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Studies of Angiosperm Phylogeny using Protein Sequences

P. G. Martin and J. M. Dowd
Annals of the Missouri Botanical Garden
Vol. 78, No. 2 (1991), pp. 296-337
DOI: 10.2307/2399564
Stable URL: http://www.jstor.org/stable/2399564
Page Count: 42
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Since scans are not currently available to screen readers, please contact JSTOR User Support for access. We'll provide a PDF copy for your screen reader.
Studies of Angiosperm Phylogeny using Protein Sequences
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Abstract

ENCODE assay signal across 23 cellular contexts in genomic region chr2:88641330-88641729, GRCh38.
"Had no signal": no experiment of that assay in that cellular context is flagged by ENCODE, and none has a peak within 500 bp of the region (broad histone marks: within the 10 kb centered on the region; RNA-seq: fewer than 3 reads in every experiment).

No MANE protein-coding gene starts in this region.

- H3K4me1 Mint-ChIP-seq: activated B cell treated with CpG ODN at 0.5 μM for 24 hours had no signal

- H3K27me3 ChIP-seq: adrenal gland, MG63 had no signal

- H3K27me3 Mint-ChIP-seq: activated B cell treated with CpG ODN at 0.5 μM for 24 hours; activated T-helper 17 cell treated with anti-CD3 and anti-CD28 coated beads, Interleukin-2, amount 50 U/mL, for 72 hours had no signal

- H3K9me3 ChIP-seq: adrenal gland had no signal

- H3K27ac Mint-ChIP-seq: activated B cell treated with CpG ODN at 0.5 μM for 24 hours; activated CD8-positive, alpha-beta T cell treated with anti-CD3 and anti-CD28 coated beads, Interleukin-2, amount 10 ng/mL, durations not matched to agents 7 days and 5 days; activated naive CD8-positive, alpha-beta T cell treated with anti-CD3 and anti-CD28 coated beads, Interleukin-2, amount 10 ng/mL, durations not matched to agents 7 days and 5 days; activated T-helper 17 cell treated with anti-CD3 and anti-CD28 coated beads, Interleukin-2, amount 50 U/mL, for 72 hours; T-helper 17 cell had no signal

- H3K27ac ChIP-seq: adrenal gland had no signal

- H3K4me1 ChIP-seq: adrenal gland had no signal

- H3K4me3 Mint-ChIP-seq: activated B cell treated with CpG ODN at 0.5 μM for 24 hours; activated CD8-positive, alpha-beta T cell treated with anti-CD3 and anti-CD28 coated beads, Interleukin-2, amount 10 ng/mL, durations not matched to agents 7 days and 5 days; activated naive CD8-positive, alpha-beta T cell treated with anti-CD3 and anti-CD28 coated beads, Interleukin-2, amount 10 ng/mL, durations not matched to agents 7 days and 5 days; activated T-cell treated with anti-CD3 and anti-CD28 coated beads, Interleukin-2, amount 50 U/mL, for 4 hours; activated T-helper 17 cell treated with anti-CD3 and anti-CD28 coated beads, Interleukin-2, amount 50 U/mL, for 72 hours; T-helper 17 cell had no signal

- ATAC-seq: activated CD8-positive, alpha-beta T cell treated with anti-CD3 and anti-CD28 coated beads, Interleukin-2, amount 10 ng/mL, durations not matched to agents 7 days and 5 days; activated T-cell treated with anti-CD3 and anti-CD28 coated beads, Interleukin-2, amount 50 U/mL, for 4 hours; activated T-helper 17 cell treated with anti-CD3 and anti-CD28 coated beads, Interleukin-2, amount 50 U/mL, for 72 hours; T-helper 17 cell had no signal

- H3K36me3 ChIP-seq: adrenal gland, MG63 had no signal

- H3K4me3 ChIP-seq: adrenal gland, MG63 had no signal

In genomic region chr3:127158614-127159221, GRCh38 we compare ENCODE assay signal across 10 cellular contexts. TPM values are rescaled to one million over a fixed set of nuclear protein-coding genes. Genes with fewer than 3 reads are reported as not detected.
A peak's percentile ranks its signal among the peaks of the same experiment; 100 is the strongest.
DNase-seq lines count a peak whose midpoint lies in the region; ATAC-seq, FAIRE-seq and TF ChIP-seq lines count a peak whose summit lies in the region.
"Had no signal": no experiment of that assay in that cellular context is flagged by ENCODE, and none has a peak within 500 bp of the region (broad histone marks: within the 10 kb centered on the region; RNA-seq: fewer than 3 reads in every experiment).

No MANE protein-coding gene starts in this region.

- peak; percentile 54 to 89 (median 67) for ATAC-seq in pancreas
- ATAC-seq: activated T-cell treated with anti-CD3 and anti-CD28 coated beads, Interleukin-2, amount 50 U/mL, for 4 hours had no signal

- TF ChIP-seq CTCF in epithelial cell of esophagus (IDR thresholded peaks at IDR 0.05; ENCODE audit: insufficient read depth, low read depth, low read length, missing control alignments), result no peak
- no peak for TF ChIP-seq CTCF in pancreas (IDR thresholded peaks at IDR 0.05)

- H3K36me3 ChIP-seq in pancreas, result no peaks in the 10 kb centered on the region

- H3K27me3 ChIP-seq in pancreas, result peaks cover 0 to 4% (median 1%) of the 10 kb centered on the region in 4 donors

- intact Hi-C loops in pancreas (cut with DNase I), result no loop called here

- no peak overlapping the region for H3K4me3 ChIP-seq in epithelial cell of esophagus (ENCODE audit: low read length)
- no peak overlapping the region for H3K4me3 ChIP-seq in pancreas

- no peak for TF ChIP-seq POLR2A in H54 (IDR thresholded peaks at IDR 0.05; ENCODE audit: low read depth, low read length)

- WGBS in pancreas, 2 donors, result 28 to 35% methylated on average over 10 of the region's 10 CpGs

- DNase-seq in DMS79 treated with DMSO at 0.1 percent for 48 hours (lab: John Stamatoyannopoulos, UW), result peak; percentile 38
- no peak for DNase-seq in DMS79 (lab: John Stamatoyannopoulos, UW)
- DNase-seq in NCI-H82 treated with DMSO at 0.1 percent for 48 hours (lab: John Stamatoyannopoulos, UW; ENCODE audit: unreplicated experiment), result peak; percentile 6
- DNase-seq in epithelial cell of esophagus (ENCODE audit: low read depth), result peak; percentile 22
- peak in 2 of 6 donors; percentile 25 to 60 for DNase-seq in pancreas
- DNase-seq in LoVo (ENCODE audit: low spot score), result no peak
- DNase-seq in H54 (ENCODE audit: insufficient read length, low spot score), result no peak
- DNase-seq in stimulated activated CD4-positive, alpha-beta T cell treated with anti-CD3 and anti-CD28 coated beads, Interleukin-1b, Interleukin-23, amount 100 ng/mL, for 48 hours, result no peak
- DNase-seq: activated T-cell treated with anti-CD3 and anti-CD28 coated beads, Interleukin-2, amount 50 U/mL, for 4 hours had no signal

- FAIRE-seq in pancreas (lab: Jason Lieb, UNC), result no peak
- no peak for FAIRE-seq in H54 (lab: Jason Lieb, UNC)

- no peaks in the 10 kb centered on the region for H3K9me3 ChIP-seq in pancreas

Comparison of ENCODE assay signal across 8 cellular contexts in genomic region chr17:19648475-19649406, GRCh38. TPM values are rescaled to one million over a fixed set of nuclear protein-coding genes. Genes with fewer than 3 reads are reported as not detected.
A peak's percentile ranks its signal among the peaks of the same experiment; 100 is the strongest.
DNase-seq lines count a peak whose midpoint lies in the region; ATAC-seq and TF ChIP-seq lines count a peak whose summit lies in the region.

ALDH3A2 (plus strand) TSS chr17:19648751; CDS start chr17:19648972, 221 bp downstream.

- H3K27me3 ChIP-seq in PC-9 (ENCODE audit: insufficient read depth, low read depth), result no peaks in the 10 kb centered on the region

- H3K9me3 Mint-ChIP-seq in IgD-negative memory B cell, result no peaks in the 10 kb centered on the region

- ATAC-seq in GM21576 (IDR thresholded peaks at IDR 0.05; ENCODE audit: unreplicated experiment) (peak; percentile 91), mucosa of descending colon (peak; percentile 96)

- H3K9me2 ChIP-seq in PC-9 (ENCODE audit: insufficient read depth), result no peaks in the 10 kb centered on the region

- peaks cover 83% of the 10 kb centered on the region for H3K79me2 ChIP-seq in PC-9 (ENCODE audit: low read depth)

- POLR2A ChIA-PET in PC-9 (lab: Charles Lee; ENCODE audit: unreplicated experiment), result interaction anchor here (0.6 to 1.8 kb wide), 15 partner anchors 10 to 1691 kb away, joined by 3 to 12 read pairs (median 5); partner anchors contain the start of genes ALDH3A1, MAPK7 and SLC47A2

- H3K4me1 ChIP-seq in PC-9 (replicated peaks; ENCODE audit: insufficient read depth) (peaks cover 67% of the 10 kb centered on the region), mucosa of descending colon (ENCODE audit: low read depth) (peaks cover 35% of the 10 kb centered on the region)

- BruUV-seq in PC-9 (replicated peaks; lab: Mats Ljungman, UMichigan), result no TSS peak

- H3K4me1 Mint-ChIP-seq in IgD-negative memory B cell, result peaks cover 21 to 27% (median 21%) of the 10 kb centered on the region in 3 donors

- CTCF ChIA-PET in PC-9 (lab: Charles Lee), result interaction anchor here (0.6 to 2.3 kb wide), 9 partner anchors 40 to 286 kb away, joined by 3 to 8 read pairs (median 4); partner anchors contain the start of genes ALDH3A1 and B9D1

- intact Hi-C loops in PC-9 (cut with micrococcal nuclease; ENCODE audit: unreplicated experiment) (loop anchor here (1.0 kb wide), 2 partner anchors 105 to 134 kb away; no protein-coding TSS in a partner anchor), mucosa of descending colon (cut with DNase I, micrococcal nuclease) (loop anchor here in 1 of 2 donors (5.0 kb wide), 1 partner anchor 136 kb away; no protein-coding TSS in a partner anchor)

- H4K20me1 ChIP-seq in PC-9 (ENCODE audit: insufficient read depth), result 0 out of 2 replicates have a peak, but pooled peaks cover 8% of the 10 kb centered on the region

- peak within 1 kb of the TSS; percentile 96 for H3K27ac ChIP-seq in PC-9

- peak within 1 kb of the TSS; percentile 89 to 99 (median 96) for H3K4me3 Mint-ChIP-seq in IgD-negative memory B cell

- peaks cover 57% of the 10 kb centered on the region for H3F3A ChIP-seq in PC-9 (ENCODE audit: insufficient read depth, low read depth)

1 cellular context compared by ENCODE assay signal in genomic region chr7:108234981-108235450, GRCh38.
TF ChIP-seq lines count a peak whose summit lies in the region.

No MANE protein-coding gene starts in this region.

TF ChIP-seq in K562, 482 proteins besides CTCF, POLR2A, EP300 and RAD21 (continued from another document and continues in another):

In previous papers we have reported the N-terminal 40 amino acids of the small subunit of rubisco for samples from four families of gymnosperms, nine families of monocotyledons, and 26 families of dicotyledons. We expanded this list to 122 families of dicots and derived a phylogenetic tree for all 335 species. The main computing program used was HENNIG86, with which a reliable result can be assured with only 17 taxa or less, so a major part of this paper is concerned with the strategy adopted to divide the 335 species and then to build the parts into an overall tree that is as accurate and objective as possible. Comparison with other taxonomy suggests that, at the level of placing genera into families, our methods give results that are at least 90% accurate. At higher taxonomic levels accuracy may decrease, and the result should be regarded not as a firm conclusion but as a working hypothesis for subsequent testing using the longer sequences from nucleic acids. Topics discussed include heterogeneity within species, the nature of the N-terminus of rubisco-SSU, and evidence that natural selection is powerful in determining amino acid sequence. The rate of evolution has been shown to vary between major taxa, and data suggest that angiosperms originated in the Jurassic.

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